His career isn't what one would call consistent, either. One season he may post an 83.1 QB rating and lead his team to the Super Bowl (in 2000 while quarterbacking the New York Giants), and the next he could lead the league in interceptions (21) and put up a 3-10 record as the team's starter (2004 while in Oakland).
The fifth overall selection of the Carolina Panthers in the 1995 draft, Collins so-called "quit" the team as then-head coach Dom Capers put it. After starting 0-4 as Carolina's starter in 1998, Collins asked the team to be traded, but was instead placed on waivers. New Orleans picked him up during the season, but was gone by the end after going 2-5 as the starter.
His most impressive tenure, perhaps, was with the Giants. In five seasons, Collins put up a 35-33 record and led the G-Men to two playoff appearances, included a remarkable Super Bowl run that ended in an embarrassing 34-7 defeat to perhaps the stingiest defense in league history.
Two unsuccessful seasons with the Oakland Raiders in 2004 and 2005 led to Collins being cut for the second time in his career. He managed to revive his rocky career in Tennessee, however, signing a one-year contract in August of 2006.
Collins was brought in primarily as a mentor for the rookie Vince Young as the Titans went 1-3 in Collins' four starts in '06 and '07.
A Young injury early in the 2008 campaign led to Collins' rebirth as a starting quarterback, leading Tennessee to a 13-3 record and a playoff berth. Thanks to a strong ground attack and stingy No. 2 overall defense, Tennessee captured a first-round bye, but faltered in a round two matchup with Baltimore.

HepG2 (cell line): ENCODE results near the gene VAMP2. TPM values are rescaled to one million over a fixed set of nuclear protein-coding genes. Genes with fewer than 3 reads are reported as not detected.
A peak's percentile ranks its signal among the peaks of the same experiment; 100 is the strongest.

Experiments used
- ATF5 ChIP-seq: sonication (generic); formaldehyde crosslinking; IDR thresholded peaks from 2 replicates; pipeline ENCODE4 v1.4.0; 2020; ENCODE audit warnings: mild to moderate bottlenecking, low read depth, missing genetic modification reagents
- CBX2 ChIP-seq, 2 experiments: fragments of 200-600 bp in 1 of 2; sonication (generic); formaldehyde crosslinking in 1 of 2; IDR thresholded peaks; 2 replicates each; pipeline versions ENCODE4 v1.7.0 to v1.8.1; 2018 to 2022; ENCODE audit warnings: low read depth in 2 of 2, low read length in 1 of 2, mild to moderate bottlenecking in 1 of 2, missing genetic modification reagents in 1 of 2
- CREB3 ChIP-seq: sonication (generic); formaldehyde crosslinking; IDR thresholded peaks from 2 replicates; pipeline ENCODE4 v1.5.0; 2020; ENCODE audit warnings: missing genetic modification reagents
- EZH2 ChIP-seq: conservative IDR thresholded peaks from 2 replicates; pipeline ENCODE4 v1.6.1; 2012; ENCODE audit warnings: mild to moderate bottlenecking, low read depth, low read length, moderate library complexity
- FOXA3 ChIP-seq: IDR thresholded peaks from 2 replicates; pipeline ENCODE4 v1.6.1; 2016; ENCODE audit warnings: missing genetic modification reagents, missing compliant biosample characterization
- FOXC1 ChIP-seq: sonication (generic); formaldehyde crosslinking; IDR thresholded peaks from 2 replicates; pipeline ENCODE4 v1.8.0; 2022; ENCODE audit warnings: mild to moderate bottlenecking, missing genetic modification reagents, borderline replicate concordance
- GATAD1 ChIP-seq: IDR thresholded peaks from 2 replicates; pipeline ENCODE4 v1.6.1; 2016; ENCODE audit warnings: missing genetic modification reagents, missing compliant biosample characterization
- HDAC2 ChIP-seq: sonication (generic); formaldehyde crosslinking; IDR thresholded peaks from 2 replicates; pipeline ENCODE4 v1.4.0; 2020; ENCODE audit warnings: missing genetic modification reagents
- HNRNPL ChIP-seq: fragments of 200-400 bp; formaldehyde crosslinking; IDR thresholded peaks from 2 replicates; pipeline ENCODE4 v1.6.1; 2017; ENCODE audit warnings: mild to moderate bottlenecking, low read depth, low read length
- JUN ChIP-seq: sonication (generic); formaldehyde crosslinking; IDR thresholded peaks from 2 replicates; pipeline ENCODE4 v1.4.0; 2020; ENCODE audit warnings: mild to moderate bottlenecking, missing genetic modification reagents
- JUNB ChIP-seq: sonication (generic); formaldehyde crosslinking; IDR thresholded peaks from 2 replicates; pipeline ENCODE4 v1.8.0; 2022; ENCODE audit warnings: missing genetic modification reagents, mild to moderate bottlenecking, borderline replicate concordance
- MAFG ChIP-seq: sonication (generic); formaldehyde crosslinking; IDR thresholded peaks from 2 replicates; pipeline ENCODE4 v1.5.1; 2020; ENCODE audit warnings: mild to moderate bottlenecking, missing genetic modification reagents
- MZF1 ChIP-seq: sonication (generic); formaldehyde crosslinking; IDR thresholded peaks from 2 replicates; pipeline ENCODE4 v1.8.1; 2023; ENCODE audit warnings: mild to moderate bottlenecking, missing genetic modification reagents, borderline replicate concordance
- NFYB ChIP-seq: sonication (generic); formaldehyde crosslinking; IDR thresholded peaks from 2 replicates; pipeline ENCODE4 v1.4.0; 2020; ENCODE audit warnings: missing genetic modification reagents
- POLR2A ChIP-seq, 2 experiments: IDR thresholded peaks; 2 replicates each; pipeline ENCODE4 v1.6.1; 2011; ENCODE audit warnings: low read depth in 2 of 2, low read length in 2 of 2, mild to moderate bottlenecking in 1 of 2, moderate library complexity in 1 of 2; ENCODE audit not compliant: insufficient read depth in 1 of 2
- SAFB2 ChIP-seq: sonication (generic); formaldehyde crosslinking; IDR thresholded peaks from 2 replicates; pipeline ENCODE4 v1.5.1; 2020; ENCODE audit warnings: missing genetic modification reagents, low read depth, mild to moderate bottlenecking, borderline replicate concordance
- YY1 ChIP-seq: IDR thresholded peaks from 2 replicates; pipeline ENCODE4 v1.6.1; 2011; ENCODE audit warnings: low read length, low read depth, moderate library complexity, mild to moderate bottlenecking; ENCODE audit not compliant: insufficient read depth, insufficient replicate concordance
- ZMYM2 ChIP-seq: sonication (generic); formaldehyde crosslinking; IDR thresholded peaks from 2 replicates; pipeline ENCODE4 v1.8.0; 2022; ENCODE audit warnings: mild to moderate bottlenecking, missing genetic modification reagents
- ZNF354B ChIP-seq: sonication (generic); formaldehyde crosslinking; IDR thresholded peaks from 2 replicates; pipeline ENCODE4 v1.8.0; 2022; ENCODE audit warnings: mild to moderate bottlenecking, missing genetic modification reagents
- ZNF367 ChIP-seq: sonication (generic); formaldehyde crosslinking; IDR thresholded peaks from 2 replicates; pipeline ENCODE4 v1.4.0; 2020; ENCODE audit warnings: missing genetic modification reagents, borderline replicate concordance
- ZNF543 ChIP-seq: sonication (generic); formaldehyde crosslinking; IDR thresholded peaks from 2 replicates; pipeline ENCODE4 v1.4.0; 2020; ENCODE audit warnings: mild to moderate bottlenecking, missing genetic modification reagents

That season Collins, in what was his fourth-most productive season in terms of QB Rating (80.2), made his second and final trip to Honolulu, Hawaii for the Pro Bowl.
In regards to the 2011 season, what sort of impact does Collins retirement have on the Tennessee Titans organization? Well, that one's easy. It opens up an opportunity for rookie Jake Locker to take over the reins.
The idea of Locker starting for Tennessee come week one is a pretty scary thought, especially considering he wasn't the most accurate quarterback in his glory college days at Washington. Personally, I don't agree with the Titans selecting Locker with the No. 8 overall pick, especially when Blaine Gabbert was still on the board.
It's risky enough as it is starting a rookie quarterback right off the bat, let alone a questionable talent such as Locker (at best).
But, with a Vince Young release highly likely once the lockout is lifted, it's appearing more and more as though Locker will be Tennessee's guy in 2011. Nevertheless, this is a good time to pay tribute to Collins' career.
His 40,000 career passing yards (11th-most in league history) unfortunately will not be enough for him to get a call from Canton, but he will surely be remembered by New York fans as the guy who almost got them a Championship.